Researchers theorize that because getting lost in the wilderness was a real and constant threat for our ancestors, the fear-induced is actually a primal one, like our fears of snakes and heights, pre-programmed by millennia of human evolution. Mother Nature doesn’t trust us to solve these primal problems for ourselves. Our cerebral cortices get instantly stupid, and our mammalian and reptilian brains take over, defaulting to pre-loaded behaviors——run! scream! —- which may or may not turn out to be useful in the 21st century Maine woods.
All of this is described and analyzed in the book. What is not emphasized, however, is a further lesson the wardens and I learned from Gerry.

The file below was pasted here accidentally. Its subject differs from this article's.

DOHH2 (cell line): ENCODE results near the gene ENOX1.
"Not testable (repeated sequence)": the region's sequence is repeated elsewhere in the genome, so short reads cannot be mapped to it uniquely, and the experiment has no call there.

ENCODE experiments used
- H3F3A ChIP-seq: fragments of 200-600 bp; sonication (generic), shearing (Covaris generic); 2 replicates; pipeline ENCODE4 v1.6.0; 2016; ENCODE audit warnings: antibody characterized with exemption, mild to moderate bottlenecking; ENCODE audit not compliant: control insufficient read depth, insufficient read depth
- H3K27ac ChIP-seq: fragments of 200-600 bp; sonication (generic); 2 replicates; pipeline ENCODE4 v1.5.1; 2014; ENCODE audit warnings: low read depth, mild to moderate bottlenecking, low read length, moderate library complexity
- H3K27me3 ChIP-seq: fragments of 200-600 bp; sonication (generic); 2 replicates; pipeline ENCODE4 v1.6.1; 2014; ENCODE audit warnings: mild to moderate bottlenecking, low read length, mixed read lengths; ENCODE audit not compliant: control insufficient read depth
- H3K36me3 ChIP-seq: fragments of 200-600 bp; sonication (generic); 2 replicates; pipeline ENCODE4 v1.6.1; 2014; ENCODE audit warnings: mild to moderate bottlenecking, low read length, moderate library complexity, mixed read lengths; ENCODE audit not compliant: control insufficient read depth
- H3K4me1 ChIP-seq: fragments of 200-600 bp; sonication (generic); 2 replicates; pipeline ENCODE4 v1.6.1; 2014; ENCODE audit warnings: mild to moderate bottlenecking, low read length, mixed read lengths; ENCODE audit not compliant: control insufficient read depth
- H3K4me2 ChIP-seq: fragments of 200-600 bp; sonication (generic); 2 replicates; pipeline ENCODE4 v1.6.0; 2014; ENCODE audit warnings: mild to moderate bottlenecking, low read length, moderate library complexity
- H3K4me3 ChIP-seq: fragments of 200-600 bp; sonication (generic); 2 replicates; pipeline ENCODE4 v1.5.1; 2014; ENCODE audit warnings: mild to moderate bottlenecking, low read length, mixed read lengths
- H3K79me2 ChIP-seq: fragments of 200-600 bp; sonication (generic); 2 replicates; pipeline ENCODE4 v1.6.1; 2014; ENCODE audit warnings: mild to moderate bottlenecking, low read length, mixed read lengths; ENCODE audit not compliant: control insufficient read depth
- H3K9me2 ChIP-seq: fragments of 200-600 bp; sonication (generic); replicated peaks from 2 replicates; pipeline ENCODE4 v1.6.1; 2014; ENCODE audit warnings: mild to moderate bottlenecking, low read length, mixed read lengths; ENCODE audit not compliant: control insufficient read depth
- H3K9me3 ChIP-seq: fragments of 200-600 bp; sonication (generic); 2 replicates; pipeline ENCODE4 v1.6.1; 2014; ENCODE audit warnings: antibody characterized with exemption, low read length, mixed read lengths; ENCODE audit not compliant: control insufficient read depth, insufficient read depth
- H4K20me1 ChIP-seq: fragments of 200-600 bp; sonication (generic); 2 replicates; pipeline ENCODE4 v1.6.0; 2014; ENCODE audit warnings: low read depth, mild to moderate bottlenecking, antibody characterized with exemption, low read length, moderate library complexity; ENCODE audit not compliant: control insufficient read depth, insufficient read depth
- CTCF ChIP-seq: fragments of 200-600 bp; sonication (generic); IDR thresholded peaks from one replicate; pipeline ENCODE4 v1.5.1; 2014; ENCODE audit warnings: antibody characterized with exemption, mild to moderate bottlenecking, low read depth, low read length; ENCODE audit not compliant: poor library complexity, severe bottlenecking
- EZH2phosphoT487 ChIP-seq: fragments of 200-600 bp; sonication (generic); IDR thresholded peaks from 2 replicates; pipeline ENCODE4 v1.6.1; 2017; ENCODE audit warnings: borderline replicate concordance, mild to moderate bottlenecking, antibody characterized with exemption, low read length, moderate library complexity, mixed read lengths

Under stress, we also default to our training.
This isn’t a huge surprise. It’s the whole point of training, in fact! Instinct tells us to run away from a threat; police officers and firefighters are trained to run toward it.
Gerry was an amateur hiker, but she had received training, including some instruction in what to do if she got lost. But a big part of Gerry’s training, emphasized again and again, was leave no trace.
If you go to the website AmericanHiking.org, you can get the gist of the training: Keep your campfire small… wear earth-toned clothing… don’t pick flowers or pile rocks…pick up your paper and plastic and bury your poops and banana peels…
And so, even as searchers were looking for signs of her, Gerry was carefully burying her organic wastes, tidying up her toilet paper, and “leaving no trace.”
Though she did start a fire, she put it out almost immediately. “Minimize campfire impact,” says American Hiking.org. “Do not damage live or fallen trees…”